By staying in hostels with communal kitchens we can prepare simple, healthy, inexpensive meals. Today’s lunch was brown rice and lentils with guacamole, salad and tortillas.

Hostel Life

Tents in the patio of out hostel in Villa de Leyva, Colombia. Hostels like this typically have a few private rooms and a communal kitchen. Our room is the “Parents Room” and costs about $16.50 a night.The place is chock full of interesting characters from all over the world and the common areas are excellent breeding grounds for serendipity.

Robert Twigger

This Twigger guy is an interesting character. A while back I stumbled upon an article he wrote on polymaths in Aeon with a knock-out first paragraph.

I travelled with Bedouin in the Western Desert of Egypt. When we got a puncture, they used tape and an old inner tube to suck air from three tyres to inflate a fourth. It was the cook who suggested the idea; maybe he was used to making food designed for a few go further. Far from expressing shame at having no pump, they told me that carrying too many tools is the sign of a weak man; it makes him lazy. The real master has no tools at all, only a limitless capacity to improvise with what is to hand. The more fields of knowledge you cover, the greater your resources for improvisation.

Later I found another quote of his that made me laugh because people often say they love Amanda’s enthusiasm.

We are lead to believe that all ‘top jobs’ are occupied by smart people. But really smart people don’t have jobs. I mean – why would they? Of course at times they work very hard.  But this work is like the work you do on a hobby that really absorbs you.

And those ‘really smart’ people don’t often seem so very smart when you meet them, rather they appear enthusiastic.

He’s got a book coming out that I very much look forward to reading.Micromastery Cover.

Bali International Triathlon & 5K

On the day before flying out of Bali we decided to participate in the Bali International Triathlon and 5K.  Amanda signed up for the 5K run and I registered for the Sprint Triathlon.

I had reserved a tri-bike for the race but the reservation got lost in translation.  We arrived to the event with no bike and were saved by Yanti, a lovely Indonesian women who kindly loaned me her folding bike.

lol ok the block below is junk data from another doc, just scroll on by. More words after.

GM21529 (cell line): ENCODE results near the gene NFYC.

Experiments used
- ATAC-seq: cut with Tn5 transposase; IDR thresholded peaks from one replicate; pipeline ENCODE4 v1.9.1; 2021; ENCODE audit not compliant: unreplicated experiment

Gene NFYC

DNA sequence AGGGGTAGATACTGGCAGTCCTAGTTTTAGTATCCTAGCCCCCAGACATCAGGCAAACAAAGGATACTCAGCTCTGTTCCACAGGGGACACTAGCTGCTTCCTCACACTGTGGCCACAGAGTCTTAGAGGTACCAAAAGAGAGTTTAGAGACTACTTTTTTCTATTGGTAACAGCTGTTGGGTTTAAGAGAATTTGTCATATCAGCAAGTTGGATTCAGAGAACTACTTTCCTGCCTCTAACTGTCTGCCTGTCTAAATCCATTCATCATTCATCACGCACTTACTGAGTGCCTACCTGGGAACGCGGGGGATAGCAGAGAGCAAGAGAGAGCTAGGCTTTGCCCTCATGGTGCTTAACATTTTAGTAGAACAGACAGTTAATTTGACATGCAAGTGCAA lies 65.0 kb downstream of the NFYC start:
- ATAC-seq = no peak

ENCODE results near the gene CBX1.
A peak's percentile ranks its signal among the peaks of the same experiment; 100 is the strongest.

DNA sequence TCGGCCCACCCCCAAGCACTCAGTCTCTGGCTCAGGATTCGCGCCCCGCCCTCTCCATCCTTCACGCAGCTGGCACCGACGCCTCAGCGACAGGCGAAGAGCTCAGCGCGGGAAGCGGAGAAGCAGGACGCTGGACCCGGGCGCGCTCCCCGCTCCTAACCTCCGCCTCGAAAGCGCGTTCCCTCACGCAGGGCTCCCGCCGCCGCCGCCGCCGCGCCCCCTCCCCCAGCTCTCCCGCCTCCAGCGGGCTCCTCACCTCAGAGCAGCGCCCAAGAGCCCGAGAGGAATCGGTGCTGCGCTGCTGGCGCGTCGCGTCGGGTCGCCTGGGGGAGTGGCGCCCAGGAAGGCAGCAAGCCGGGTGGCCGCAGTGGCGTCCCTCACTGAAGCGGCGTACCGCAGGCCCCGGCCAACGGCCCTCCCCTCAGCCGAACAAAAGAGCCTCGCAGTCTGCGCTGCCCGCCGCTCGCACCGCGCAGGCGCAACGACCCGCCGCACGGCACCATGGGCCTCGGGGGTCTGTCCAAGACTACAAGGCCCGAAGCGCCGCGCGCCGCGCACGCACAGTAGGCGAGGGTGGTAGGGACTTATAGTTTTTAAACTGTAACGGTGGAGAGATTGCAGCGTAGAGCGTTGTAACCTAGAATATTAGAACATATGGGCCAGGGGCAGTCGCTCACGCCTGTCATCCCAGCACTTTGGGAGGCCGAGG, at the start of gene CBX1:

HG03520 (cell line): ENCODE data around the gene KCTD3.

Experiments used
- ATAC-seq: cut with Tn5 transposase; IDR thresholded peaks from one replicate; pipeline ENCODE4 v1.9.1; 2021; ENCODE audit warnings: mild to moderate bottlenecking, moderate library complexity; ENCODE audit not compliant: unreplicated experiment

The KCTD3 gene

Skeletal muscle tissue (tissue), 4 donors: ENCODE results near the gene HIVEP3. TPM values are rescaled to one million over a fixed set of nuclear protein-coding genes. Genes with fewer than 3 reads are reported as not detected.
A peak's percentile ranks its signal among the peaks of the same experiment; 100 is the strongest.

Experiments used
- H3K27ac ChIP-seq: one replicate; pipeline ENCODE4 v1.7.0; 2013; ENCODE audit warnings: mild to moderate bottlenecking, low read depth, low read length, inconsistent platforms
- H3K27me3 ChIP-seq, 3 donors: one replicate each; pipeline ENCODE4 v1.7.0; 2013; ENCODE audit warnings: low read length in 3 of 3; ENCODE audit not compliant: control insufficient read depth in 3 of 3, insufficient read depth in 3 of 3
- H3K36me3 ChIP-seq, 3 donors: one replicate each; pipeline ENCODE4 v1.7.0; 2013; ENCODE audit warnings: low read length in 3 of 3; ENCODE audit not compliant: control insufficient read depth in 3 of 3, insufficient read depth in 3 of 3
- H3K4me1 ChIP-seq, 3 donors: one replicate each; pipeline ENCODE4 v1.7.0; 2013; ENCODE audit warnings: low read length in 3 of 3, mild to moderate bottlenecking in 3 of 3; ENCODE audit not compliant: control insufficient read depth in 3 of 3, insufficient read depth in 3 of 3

While I was out on the course Amanda ran the 5K in her usual blistering speed and was the second woman overall.

On the bike leg I was passed by a fit guy with the number 69 scrawled in permanent marker on his left calf.  I yelled, “I’m giving it everything I got and I’m getting passed by a #&$%@#$ 69 year old”.  The guy immediately sped up and left me in the dust.  Later I caught him on the run and we crossed the finish line together.





On Foot in Kruger National Park | The Napi Wilderness Trail

Kruger Park is the size of Israel with development limited to a few small camps and a few two lane roads. The rest is Africa as it was. The animals roam freely. Large sections of the park have been designated wilderness areas, mostly off limits to humans.

We had the opportunity to hike in one of these areas on the Napi Wilderness Trail recently.
The Napi area is teeming with both black and white rhino – we were fortunate to see more than fifty while hiking – but poaching is a major problem with 827 killed in 2014.

Hiking one area that had not been walked in more than a year we stumbled upon a rhino skull (see video below) that had been shot in the head and the horn had been removed.

We spent three days in the area with two rifle toting South African National Parks rangers and two South African birders who ticked off more than a hundred different birds from their siting list.  We helped them by continually pointing out the same colorful Bee Eater and they politely indulged our ignorance.  Together we walked more than 25 kilometers a day looking for the wide variety of game that call the Napi home and retreated to our primitive safari tent camp each evening serenaded to sleep by the cackle of hyena and the roar of lion.